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Sauers v. Lower Southampton Township

January 19, 2010


The opinion of the court was delivered by: Schiller, J.


Pro se Plaintiff Peter Sauers sued Lower Southampton Township, the Galaman Group, Nico Landscaping, Inc., and Village Style Commercial for alleged violations of his federal and Pennsylvania constitutional rights stemming from a zoning decision made by the Township. Southampton Township, the only Defendant to have responded to the Complaint, has filed a motion to dismiss for failure to state a claim. For the reasons below, the Court will deny the motion without prejudice so as to afford Sauers one more opportunity to assert valid claims.


Plaintiff's pro se Complaint and his response to Lower Southampton's motion to dismiss fail to describe a logical chain of events. As best as the Court can discern, Sauers alleges the following:

1. On October 2, 2008, the Lower Southampton Planning Commission approved a zoning change for a piece of land from residential to controlled commercial. (Pl.'s Resp. to Def.'s Mot. to Dismiss at 2.)

2. On or about April 7, 2009, the Lower Southampton Board of Supervisors approved this zoning change. (Id.)

According to the Complaint, the Board of Supervisors overlooked his rights and the law when they made their zoning decision.*fn1 (Compl. at 6.) For example, the Board of Supervisors refused to answer a question Sauers posed to it. (Id. at 7.) He further claims that "[t]he actions of the zoning office . . . were making me anxious and fearful about my truck and other things by sending me notices." (Id.) According to the Complaint, the Township's zoning decision "sold out" those living in the township. (Id.) He also claims that he would not have purchased his property had he known that the zoning nearby could be altered. (Id. at 8.) Furthermore, the re-zoning reduces his quality of life and prevents him from living in peace. (Id.)

Sauers also refers to the Americans with Disability Act and asserts that he was diagnosed with an inner ear disorder over forty years ago that caused dyslexia and limits his ability to read, write, spell, and focus. (Id. at 4.) He also suffers from Attention Deficit Disorder/Attention Deficit Hyperactivity Disorder. (Id.)


In reviewing a motion to dismiss for failure to state a claim, a district court must accept as true all well-pleaded allegations and draw all reasonable inferences in favor of the non-moving party. See Bd. of Trs. of Bricklayers and Allied Craftsman Local 6 of N.J. Welfare Fund v. Wettlin Assocs., 237 F.3d 270, 272 (3d Cir. 2001). A court need not, however, credit "bald assertions" or "legal conclusions" when deciding a motion to dismiss. Morse v. Lower Merion Sch. Dist., 132 F.3d 902, 906 (3d Cir. 1997); see also Ashcroft v. Iqbal, 129 S.Ct. 1937, 1949 (2009).

"Factual allegations [in a complaint] must be enough to raise a right to relief above the speculative level." Bell Atl. Corp. v. Twombly, 550 U.S. 544, 555 (2007). To survive a motion to dismiss, a complaint must include "enough facts to state a claim to relief that is plausible on its face." Iqbal, 129 S.Ct. at 1974. Although the federal rules impose no probability requirement at the pleading stage, a plaintiff must present "enough facts to raise a reasonable expectation that discovery will reveal evidence of the necessary element[s]" of a cause of action. Phillips v. County of Allegheny, 515 F.3d 224, 234 (3d Cir. 2007). "A claim has facial plausibility when the plaintiff pleads factual content that allows the court to draw the reasonable inference that the defendant is liable for the misconduct alleged." Ashcroft, 129 S.Ct. at 1949. Simply reciting the elements will not suffice. Id. (concluding that pleading that offers labels and conclusions without further factual enhancement will not survive motion to dismiss); see also Phillips, 515 F.3d at 231.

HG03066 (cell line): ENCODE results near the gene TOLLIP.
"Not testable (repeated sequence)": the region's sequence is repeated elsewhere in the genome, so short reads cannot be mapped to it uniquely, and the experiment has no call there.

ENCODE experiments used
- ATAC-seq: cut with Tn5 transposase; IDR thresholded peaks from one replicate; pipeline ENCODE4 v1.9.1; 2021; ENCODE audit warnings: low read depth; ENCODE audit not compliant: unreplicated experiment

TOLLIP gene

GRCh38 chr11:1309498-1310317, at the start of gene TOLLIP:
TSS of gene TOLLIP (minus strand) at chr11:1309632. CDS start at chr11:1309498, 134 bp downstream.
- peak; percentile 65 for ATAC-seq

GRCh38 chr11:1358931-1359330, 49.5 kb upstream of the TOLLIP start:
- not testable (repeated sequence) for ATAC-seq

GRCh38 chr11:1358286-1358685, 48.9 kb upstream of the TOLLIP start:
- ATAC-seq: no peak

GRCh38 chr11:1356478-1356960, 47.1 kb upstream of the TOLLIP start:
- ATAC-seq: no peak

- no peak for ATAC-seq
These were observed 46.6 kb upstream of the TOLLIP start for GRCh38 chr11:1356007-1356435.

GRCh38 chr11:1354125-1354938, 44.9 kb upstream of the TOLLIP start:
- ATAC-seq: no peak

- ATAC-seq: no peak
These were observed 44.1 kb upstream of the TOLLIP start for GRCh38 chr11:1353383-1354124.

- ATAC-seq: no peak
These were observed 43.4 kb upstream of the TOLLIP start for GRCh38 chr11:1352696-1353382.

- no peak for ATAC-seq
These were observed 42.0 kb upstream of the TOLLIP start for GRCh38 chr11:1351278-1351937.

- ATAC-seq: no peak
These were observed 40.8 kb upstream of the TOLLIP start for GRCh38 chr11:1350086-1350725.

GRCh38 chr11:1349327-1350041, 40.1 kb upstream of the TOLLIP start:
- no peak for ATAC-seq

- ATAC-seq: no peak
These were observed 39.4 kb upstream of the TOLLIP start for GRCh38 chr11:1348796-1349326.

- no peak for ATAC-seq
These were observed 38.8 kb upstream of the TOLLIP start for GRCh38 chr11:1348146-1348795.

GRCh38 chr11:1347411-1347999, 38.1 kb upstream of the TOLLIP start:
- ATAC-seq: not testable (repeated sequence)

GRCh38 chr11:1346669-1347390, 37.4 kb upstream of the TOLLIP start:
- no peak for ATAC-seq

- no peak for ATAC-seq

The Third Circuit Court of Appeals has recently directed district courts to conduct a two-part analysis when faced with a 12(b)(6) motion. First, the legal elements and factual allegations of the claim should be separated, with the well-pleaded facts accepted as true but the legal conclusions disregarded. Fowler v. UPMC Shadyside, Inc., 578 F.3d 203, 210-11 (3d Cir. 2009). Second, the court must make a common sense determination of whether the facts alleged in the complaint are sufficient to show a plausible claim for relief. Id. at 211. If the court can only infer the mere possibility of misconduct, the complaint must be dismissed because it has alleged -- but has failed to show -- that the pleader is entitled to relief. Id.

Because Sauers is acting pro se, this Court must construe his Complaint liberally and apply the applicable law, even if he failed to mention it by name. See Alston v. Parker, 363 F.3d 229, 234 (3d Cir. 2004); ...

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